President-elect Obama announced his pick for Secretary of Agriculture yesterday, naming former Iowa governor Tom Vilsack to the post. Vilsack is not one of the boldly different, sustainable candidates many of us were hoping for. Nonetheless, there are reasons not to give up hope.
Vilsack is known as a strong proponent of biotechnology, in fact he was named Governor of the Year by the largest biotech industry group. Just last week, in a case similar to the Starlink genetically-modified (GMO) corn that was accidentally released, Monsanto admitted that unapproved GMO cotton was harvested and may have entered the livestock feed supply. And the US General Accountability Office said that more incidents of unauthorized releases could have occurred and gone unnoticed, contradicting what biotech companies tell us — that these organisms can be contained. While the USDA works to dismantle barriers to GMOs being tested and approved, the GAO and legislators from farm states who understand that these breaches threaten the markets and livelihoods of farmers (and the safety of our food supply) are calling for more regulation. Tom Vilsack has vehemently denied that he is in the pocket of the biotech industry; now he'll get a chance to prove it.
As governor of Iowa, Vilsack is viewed as having protected the interests of factory farms and biotechnology corporations over the interests of family farmers and eaters.
On the other hand, he did accomplish one thing for family farmers in Iowa: he was successful in implementing legislation that gives market and price protection to family farmers raising livestock. Additionally, Vilsack has spoken about the need for reform of the U.S. farm subsidy system. He believes that farm payments should reward farmers for practices that protect our water supply and build up our soil, rather than rewarding the largest corporate farms that are the most egregious polluters.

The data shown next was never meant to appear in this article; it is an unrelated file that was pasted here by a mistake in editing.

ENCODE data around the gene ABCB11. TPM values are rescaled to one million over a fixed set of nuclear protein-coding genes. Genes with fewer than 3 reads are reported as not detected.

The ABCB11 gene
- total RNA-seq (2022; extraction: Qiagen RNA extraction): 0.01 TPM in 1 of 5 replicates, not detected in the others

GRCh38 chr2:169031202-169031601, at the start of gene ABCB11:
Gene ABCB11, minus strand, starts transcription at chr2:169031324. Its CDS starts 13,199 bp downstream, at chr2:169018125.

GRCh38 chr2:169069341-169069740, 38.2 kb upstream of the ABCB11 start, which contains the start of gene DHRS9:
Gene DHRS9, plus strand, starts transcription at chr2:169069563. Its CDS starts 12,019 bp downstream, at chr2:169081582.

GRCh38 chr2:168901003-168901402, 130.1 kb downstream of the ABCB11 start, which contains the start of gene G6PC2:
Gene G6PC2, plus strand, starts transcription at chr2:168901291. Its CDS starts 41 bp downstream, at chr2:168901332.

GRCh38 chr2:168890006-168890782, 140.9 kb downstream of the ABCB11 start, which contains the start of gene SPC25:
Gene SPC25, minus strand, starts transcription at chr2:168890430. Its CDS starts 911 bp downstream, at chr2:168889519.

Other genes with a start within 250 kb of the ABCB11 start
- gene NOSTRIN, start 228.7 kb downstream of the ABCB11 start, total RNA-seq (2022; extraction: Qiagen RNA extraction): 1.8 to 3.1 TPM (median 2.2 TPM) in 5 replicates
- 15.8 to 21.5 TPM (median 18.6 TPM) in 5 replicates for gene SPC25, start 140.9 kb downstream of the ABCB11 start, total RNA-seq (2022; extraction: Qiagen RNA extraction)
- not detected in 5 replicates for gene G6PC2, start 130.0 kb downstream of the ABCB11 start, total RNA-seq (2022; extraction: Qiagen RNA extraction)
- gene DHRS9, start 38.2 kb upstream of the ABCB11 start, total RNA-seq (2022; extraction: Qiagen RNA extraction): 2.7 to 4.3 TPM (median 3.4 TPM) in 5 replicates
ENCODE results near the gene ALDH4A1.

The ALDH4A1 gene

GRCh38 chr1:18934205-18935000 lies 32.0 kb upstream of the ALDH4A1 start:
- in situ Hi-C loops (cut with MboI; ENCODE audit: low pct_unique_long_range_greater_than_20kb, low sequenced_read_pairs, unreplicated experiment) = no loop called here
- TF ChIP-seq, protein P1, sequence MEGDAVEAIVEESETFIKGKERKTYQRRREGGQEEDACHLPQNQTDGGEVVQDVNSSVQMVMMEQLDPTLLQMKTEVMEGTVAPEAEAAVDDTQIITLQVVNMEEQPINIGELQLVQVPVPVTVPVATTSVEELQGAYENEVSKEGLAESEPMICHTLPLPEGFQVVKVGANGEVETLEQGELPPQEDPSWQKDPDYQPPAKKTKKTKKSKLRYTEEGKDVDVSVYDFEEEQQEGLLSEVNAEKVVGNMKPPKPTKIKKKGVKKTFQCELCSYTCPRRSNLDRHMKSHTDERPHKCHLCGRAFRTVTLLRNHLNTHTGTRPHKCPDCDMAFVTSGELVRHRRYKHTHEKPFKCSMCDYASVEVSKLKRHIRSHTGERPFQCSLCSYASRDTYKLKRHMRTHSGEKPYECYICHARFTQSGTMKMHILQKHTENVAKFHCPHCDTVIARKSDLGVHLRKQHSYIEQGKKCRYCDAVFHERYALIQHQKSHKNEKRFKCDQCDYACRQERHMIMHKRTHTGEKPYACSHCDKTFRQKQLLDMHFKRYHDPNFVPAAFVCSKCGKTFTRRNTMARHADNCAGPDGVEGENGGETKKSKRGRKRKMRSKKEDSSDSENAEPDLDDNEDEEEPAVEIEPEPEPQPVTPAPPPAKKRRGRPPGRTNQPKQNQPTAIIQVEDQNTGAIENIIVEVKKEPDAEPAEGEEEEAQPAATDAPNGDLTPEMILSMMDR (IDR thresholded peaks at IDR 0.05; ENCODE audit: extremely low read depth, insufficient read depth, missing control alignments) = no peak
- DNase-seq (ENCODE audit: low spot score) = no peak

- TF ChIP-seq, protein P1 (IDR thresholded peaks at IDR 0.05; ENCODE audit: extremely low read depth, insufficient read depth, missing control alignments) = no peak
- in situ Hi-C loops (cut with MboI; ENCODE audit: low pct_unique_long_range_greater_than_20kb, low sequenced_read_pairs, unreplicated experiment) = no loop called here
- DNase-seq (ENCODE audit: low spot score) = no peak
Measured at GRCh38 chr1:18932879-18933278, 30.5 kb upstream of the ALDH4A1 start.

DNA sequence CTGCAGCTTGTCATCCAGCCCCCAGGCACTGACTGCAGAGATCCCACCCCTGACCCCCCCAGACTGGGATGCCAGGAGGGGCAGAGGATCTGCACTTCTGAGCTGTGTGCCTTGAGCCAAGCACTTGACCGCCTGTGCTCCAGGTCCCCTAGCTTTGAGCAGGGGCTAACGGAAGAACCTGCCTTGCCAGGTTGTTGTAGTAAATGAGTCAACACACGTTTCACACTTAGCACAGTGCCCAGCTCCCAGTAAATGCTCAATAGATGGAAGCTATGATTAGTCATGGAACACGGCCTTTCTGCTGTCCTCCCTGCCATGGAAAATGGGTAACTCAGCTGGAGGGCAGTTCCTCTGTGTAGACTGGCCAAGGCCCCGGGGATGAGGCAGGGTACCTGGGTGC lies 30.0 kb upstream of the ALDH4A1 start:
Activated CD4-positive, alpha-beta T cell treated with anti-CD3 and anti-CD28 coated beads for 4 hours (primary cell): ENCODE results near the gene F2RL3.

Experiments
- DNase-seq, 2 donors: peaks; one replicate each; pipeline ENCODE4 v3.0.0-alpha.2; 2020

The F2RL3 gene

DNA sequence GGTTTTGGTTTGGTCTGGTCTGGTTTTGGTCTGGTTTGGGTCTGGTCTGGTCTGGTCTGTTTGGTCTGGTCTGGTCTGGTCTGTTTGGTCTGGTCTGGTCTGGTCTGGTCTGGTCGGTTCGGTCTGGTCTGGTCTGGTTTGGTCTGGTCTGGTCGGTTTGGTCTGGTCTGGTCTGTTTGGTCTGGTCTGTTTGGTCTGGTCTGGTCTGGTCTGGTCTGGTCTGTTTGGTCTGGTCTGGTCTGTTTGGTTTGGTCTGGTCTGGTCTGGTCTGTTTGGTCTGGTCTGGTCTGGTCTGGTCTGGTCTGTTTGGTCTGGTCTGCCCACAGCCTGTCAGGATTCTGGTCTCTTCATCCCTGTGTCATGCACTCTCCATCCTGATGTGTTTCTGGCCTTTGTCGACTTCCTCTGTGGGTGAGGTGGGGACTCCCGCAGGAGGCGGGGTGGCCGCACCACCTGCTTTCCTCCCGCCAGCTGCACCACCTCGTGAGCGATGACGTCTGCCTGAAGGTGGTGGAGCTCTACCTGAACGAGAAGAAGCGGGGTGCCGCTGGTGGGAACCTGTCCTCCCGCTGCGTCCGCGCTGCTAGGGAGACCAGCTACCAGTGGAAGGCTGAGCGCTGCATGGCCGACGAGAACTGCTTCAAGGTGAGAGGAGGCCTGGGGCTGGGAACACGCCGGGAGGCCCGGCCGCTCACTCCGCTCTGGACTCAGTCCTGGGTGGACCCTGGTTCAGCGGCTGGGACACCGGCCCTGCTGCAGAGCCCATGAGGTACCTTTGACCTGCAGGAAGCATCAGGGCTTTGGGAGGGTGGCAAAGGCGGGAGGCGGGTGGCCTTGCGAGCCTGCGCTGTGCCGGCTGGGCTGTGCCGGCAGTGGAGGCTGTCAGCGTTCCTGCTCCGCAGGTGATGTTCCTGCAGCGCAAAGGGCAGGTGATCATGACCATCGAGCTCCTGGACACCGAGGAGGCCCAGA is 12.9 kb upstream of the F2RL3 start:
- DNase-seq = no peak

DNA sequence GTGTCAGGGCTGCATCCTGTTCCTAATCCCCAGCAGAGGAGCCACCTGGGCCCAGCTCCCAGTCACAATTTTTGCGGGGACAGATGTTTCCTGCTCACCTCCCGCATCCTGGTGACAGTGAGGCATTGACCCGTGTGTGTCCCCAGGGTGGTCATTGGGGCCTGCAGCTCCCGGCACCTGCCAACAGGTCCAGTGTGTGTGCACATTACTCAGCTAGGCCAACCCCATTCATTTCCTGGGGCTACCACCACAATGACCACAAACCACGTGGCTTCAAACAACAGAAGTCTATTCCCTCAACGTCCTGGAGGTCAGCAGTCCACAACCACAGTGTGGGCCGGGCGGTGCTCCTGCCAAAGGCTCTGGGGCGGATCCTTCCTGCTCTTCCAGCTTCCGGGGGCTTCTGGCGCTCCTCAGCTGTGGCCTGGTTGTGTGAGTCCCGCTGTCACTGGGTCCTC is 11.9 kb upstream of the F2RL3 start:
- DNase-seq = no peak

While his actions as governor leave much to be desired in terms of demonstrating a commitment to the kind of sustainable, family farm agriculture we're working toward, in recent interviews Vilsack's words have demonstrated that it is still possible for agricultural policy change at the cabinet level. Perhaps as a representative of US agriculture and not simply the agriculture of one state, Vilsack's policies will be more encompassing of all of us — farmers and eaters alike.
In farm state stump speeches, President-elect Obama said he wants a Department of Agriculture, not a Department of Agribusiness. At Farm Aid 2005 in Chicago, Illinois, he said, "When [farmers] can diversify and ... we can in fact produce... healthier food and more profits can go into the hands of family farmers as opposed to the big food processors and mega businesses, then I think we are doing well for everybody." Regardless of his choice for Secretary of Agriculture, Farm Aid holds Obama to his word and believes that together we can create the family farm system of agriculture that results in strong local economies, a clean environment, green energy, healthy citizens and good food.